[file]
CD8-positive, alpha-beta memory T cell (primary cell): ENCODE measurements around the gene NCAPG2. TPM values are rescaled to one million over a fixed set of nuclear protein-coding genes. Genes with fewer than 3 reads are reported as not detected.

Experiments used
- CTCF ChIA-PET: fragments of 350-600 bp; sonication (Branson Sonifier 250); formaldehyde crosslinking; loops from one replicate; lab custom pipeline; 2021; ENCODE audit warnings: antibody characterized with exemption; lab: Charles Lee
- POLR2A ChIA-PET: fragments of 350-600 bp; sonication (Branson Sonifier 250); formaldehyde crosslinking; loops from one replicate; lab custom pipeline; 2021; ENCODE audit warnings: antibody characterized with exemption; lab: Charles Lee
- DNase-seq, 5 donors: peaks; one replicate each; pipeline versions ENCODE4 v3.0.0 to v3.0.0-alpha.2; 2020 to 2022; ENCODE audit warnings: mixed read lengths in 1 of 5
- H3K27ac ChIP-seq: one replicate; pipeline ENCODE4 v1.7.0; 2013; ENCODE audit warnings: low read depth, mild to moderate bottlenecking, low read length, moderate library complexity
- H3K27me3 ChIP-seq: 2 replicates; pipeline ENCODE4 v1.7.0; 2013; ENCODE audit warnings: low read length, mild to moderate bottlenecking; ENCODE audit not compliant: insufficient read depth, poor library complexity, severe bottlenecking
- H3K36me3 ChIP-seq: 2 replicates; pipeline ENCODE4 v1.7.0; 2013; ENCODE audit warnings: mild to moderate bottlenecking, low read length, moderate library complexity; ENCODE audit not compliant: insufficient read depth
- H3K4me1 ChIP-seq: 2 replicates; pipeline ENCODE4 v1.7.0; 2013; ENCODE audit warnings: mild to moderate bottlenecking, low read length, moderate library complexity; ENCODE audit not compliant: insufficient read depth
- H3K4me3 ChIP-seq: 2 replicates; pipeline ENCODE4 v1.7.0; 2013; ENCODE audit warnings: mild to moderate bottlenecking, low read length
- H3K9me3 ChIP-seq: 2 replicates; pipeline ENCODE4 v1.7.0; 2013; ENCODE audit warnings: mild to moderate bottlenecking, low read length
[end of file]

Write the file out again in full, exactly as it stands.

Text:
CD8-positive, alpha-beta memory T cell (primary cell): ENCODE measurements around the gene NCAPG2. TPM values are rescaled to one million over a fixed set of nuclear protein-coding genes. Genes with fewer than 3 reads are reported as not detected.

Experiments used
- CTCF ChIA-PET: fragments of 350-600 bp; sonication (Branson Sonifier 250); formaldehyde crosslinking; loops from one replicate; lab custom pipeline; 2021; ENCODE audit warnings: antibody characterized with exemption; lab: Charles Lee
- POLR2A ChIA-PET: fragments of 350-600 bp; sonication (Branson Sonifier 250); formaldehyde crosslinking; loops from one replicate; lab custom pipeline; 2021; ENCODE audit warnings: antibody characterized with exemption; lab: Charles Lee
- DNase-seq, 5 donors: peaks; one replicate each; pipeline versions ENCODE4 v3.0.0 to v3.0.0-alpha.2; 2020 to 2022; ENCODE audit warnings: mixed read lengths in 1 of 5
- H3K27ac ChIP-seq: one replicate; pipeline ENCODE4 v1.7.0; 2013; ENCODE audit warnings: low read depth, mild to moderate bottlenecking, low read length, moderate library complexity
- H3K27me3 ChIP-seq: 2 replicates; pipeline ENCODE4 v1.7.0; 2013; ENCODE audit warnings: low read length, mild to moderate bottlenecking; ENCODE audit not compliant: insufficient read depth, poor library complexity, severe bottlenecking
- H3K36me3 ChIP-seq: 2 replicates; pipeline ENCODE4 v1.7.0; 2013; ENCODE audit warnings: mild to moderate bottlenecking, low read length, moderate library complexity; ENCODE audit not compliant: insufficient read depth
- H3K4me1 ChIP-seq: 2 replicates; pipeline ENCODE4 v1.7.0; 2013; ENCODE audit warnings: mild to moderate bottlenecking, low read length, moderate library complexity; ENCODE audit not compliant: insufficient read depth
- H3K4me3 ChIP-seq: 2 replicates; pipeline ENCODE4 v1.7.0; 2013; ENCODE audit warnings: mild to moderate bottlenecking, low read length
- H3K9me3 ChIP-seq: 2 replicates; pipeline ENCODE4 v1.7.0; 2013; ENCODE audit warnings: mild to moderate bottlenecking, low read length